3) Do not leave an unconscious person alone. Alcohol poisoning impairs the gag reflex, so a person suffering from alcohol poisoning may choke on his or her own vomit. Furthermore, while waiting for medical attention, do not try to induce vomiting for this same reason.
4) Help someone who is vomiting by keeping him or her sitting up. If the person must lie down, turn them to the side to help prevent choking. Try to keep the person awake, if possible, to avoid loss of consciousness.
Don’t Be Afraid to Seek Help
It can be difficult to determine if a person is drunk enough to justify medical intervention. However, it’s best to err on the side of caution. You may be concerned about the consequences for yourself or this person, especially if driving was involved or you are under the legal age. But keep in mind, the consequences of not getting help in time can be much more severe, and even lethal.
Alcohol in the form of ethanol can be found in alcoholic beverages, mouthwash, cooking extracts, some medications, and even household products. Ethyl alcohol poisoning generally results from drinking way too many alcoholic drinks, especially in a brief episode. This behavior is often referred to as binge drinking.
One of the leading causes of alcohol poisoning is binge drinking. Binge drinking is characterized by heavy drinking when a person consumes at least 4 or 5 drinks—for women and men, respectively—within two hours.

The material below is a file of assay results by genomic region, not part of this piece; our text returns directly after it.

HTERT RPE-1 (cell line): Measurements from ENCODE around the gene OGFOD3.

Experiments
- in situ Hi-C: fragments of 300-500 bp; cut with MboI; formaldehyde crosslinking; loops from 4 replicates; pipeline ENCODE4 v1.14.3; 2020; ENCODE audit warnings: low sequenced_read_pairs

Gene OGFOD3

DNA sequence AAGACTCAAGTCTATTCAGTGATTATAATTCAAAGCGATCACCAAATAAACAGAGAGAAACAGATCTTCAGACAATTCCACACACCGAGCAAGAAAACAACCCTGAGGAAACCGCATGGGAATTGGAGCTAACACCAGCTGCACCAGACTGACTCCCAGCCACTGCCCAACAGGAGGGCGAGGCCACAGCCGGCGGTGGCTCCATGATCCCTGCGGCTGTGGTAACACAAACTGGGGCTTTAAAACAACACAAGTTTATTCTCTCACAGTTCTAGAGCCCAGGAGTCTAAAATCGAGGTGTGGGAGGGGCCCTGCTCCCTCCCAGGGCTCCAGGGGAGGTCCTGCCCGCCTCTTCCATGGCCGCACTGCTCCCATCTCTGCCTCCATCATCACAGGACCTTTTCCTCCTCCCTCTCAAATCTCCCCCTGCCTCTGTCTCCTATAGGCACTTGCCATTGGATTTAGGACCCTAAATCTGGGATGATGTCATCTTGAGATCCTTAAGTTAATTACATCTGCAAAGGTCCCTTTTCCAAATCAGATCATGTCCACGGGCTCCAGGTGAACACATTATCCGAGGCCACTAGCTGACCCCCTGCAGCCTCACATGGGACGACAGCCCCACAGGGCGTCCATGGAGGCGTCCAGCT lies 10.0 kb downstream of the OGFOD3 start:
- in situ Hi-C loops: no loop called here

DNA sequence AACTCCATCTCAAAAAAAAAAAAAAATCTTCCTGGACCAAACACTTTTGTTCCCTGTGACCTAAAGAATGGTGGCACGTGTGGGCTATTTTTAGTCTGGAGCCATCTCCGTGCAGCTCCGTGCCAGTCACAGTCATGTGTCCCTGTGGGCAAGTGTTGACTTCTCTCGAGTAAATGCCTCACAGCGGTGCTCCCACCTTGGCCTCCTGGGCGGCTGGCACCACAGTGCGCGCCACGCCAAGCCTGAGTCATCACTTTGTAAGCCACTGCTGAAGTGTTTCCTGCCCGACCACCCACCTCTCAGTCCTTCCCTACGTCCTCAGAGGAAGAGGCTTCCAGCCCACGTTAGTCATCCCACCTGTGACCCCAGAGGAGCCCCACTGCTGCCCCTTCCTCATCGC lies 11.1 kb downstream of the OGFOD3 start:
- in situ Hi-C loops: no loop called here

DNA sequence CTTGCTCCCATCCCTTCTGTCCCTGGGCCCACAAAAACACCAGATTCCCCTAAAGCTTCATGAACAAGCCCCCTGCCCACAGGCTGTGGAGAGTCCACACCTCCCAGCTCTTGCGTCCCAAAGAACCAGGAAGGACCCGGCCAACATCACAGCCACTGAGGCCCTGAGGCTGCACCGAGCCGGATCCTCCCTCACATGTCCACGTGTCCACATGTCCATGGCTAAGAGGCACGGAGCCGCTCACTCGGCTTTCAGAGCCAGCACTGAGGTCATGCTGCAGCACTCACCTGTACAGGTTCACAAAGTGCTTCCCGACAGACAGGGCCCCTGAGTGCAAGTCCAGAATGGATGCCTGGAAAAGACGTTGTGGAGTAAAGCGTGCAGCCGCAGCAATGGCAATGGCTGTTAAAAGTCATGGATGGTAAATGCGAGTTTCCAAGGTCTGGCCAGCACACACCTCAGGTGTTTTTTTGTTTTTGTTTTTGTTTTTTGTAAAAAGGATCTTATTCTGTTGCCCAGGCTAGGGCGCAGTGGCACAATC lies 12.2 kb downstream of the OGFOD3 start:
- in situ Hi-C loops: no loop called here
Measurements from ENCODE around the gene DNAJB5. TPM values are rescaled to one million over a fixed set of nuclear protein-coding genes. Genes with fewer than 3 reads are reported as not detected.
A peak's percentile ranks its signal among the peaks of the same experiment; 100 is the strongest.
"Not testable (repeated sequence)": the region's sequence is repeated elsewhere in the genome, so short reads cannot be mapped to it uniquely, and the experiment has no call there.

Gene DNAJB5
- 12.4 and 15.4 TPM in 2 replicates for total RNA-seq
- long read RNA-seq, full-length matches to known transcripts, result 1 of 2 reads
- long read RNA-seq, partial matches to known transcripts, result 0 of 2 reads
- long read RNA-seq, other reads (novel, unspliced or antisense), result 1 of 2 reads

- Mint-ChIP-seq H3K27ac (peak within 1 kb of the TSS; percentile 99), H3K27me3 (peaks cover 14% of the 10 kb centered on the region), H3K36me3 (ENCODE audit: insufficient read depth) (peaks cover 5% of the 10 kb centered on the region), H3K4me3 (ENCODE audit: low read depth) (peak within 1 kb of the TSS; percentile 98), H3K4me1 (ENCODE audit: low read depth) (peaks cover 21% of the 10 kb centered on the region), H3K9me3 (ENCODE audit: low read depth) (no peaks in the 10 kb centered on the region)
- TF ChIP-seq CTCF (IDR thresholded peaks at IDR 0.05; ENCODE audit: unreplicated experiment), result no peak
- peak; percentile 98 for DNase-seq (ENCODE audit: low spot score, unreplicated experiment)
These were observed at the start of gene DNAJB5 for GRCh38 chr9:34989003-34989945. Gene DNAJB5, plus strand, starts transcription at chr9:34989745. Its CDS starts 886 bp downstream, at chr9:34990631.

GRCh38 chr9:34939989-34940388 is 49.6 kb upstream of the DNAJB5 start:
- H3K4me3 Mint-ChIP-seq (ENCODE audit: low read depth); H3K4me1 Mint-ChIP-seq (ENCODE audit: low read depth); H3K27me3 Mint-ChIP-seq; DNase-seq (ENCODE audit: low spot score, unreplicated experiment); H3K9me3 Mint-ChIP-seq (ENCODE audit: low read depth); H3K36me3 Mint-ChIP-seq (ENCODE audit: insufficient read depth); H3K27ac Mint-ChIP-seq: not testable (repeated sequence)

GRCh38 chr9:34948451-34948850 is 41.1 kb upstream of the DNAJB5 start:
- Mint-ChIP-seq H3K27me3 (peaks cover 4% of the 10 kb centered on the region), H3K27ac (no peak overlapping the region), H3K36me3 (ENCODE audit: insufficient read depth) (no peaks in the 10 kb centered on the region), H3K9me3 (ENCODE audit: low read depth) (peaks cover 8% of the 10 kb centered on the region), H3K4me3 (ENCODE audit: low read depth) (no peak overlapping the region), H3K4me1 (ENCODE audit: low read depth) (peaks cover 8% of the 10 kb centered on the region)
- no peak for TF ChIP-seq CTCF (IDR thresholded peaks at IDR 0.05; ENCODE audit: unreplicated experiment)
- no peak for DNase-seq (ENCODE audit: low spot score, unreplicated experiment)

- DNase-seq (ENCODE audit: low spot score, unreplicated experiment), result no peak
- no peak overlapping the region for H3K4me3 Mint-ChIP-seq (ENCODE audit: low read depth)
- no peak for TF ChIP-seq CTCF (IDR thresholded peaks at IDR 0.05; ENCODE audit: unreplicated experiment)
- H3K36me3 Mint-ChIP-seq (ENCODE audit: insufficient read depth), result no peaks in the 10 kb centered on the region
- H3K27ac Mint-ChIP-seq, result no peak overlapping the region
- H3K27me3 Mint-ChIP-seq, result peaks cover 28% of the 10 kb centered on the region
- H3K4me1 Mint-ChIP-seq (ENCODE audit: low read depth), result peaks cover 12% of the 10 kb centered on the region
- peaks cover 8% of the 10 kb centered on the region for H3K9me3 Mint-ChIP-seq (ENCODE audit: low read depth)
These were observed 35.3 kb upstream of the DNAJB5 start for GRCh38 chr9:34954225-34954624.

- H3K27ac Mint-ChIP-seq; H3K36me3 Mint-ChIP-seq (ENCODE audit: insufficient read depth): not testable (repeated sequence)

While just a few beers are unlikely to result in full-blown alcohol poisoning, often these binges can occur over hours and last for several days. Prolonged alcohol abuse will result in unpleasant and potentially life-threatening withdrawal symptoms. For this reason, many people on a binge will continue to drink rather than get help.
A person can consume a lethal amount of alcohol before becoming unconscious. Even after a person has stopped drinking, alcohol will continue to be released from the stomach and intestines into the bloodstream. For some time, the level of alcohol in the body will continue to increase.
How Much Alcohol Is Too Much?
Unlike food, which can take several hours to digest, alcohol is absorbed rapidly by the body, and long before most other nutrients. Also, it takes a lot more time for the body to eliminate the alcohol that was consumed.
Most alcohol is metabolized by the liver, which can only process roughly one standard drink of alcohol per hour. The more alcohol a person consumes, especially in a relatively short period, the higher his or her risk of encountering alcohol poisoning.